ERISA Litigation Alert
Supreme Court Rejects Request to Review San Francisco Golden Gate Case
On June 28, 2010, the U.S. Supreme Court denied a petition for certiorari in Golden Gate Restaurant Association (GGRA) v. City and County of San Francisco, 2010 U.S. LEXIS 5478 (June 28, 2010). The Court’s denial puts to rest any hope that it would reverse the Ninth Circuit and rule that a San Francisco local ordinance requiring employers to make available health care to their employees or pay the City money is preempted by ERISA. This case is interesting for two reasons: (1) it leaves undisturbed a split in the Circuits; and (2) it underscores how a political shift in the executive branch can affect agency policy.
On September 30, 2008, the U.S. Court of Appeals for the Ninth Circuit ruled that ERISA does not preempt the employer spending requirement of the San Francisco Health Care Security Ordinance. (Golden Gate Rest. Ass’n v. City & County of San Francisco, 546 F.3d 639 (9th Cir. 2008)). The unanimous three-judge panel reversed the district court’s decision and rejected the arguments of the plaintiff, GGRA, and numerous friends of the court briefs or amici, including the Department of Labor (DOL). The Ninth Circuit rejected GGRA’s arguments that ERISA preempted the Ordinance because it either required the creation of an ERISA plan or related to employers’ existing plans, thereby thwarting ERISA’s goal of ensuring that plan sponsors are subject to a uniform regulatory regime.
The Ninth Circuit’s decision arguably clashes with the Fourth Circuit’s decision in Retail Industry Leaders Ass’n v. Fielder, 475 F.3d 180 (4th Cir. 2007). The Ninth Circuit attempted to position its ruling as not inconsistent with the Fourth Circuit’s decision in Fielder, which held Maryland’s “fair share” employer mandate preempted by ERISA. Fielder, also known as the “Wal-Mart Case,” involved a Maryland law requiring that employers with at least 10,000 Maryland employees spend at least eight percent of their total payroll on employees’ health benefits. If an employer’s spending fell short of eight percent, the employer was required to pay the difference to the state. Wal-Mart was the only employer in Maryland affected by this minimum spending requirement.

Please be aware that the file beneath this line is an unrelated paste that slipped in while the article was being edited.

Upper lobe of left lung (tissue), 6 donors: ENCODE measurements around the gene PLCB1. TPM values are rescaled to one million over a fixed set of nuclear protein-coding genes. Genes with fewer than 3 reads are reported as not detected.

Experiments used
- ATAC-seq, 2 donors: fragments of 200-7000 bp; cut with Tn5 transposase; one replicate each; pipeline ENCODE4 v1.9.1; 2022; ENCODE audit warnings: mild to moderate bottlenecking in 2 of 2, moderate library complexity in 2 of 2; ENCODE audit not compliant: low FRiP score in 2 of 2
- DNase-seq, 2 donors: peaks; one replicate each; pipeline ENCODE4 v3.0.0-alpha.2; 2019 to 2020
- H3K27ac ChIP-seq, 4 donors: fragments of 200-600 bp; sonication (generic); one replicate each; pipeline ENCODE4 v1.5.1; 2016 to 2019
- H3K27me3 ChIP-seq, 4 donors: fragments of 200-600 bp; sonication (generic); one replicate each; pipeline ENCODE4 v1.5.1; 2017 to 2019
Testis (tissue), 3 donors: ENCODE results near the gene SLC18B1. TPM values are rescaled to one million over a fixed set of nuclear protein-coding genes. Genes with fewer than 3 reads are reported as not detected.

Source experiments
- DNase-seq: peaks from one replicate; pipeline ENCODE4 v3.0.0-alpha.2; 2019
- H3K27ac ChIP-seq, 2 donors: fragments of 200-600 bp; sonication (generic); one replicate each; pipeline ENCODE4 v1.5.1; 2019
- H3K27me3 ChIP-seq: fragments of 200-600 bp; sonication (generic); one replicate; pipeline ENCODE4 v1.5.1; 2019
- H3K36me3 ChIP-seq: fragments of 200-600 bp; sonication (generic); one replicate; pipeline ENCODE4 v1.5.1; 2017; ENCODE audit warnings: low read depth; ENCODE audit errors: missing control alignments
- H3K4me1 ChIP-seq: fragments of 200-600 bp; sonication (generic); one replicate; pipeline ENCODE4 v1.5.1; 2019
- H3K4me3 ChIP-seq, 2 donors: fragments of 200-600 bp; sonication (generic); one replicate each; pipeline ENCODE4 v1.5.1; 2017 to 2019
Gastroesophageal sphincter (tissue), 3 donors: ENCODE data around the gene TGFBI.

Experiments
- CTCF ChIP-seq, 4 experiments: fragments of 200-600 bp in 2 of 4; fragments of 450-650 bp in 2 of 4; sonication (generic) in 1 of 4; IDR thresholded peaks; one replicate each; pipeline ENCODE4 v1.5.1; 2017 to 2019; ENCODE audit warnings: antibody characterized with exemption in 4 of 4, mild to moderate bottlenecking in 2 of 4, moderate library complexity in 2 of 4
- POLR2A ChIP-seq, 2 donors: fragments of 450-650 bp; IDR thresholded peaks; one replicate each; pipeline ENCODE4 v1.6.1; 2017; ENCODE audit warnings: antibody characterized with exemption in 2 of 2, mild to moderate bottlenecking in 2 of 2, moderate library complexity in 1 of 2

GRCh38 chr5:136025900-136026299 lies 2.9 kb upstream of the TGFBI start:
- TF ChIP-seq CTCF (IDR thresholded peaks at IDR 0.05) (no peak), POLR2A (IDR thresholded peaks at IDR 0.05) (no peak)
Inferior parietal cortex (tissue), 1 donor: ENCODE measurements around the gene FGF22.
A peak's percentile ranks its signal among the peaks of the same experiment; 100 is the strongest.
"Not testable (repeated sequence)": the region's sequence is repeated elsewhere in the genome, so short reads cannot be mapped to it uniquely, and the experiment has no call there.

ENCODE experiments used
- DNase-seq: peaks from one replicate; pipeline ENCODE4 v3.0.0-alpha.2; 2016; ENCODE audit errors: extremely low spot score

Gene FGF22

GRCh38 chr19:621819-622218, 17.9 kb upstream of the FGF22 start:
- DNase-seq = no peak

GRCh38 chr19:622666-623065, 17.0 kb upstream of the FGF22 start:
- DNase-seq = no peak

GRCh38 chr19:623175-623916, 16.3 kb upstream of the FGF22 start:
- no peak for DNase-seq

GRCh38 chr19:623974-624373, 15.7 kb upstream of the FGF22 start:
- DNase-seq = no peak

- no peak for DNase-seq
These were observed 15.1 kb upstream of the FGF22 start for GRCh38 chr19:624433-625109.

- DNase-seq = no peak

The Ninth Circuit distinguished Fielder, stating that employers had no choice but to increase benefits, because an employer that did not meet the spending requirement had to pay the difference to the state and received nothing in return – the quintessential “Hobson’s Choice.” In contrast, the Court opined, the San Francisco Ordinance offers employers a “meaningful alternative;” instead of increasing benefits, an employer may elect to pay the difference to the City, making its employees eligible for free or discounted enrollment in the Health Access Program, or for medical reimbursement accounts. The Court reiterated that this “realistic alternative” means that the Ordinance does not require employers to offer a certain level of benefits. This distinction may be a legally insufficient difference to shield the Circuits from a split in the preemption argument of “pay or play” state laws.
As noted above, the DOL, under the Bush administration, had submitted a friend of the court brief to the Ninth Circuit in favor of preemption and submitted a second brief in support of an en banc review of the Ninth Circuit’s decision. In its second brief, the DOL urged the full panel of the Ninth Circuit to rehear the case because DOL considered that permitting state or local governments to impose health care requirements on employers was a “question of exceptional importance due to the significant, disruptive consequences of a ruling that undermines the federal ERISA scheme by exposing employers to the complexity of complying with a potential myriad of state and local laws similar but not identical.” The Ninth Circuit decline to review the case en banc and the GGRA petitioned the Supreme Court for certiorari.
Around the Fall of 2009, the Supreme Court asked the DOL to opine on whether it should grant or deny the petition. The DOL initially side stepped the question, noting that health care reform, if enacted, might moot it. When health care reform looked like it might die on the Hill, DOL issued regulations that were never made public, but were under review by the Office of Management and Budget. The regulation would have clarified when state or local health care programs resulted in the creation of ERISA plans for purposes of ERISA preemption.
As we all are now keenly aware, the Obama Administration passed health care reform. Last month, the DOL finally responded to the Supreme Court’s request and urged the Court to deny certiorari. In its brief, the DOL argued that the newly enacted health care reform “significantly reduces the potential that state or local governments will choose to enact health care programs like” the San Francisco Ordinance and “ may also affect whether such programs are preempted by Federal law. For the same reasons, the DOL decided that any regulatory action was premature and appears to have decided not to pursue the regulations clarifying when state or local health care programs are ERISA preempted.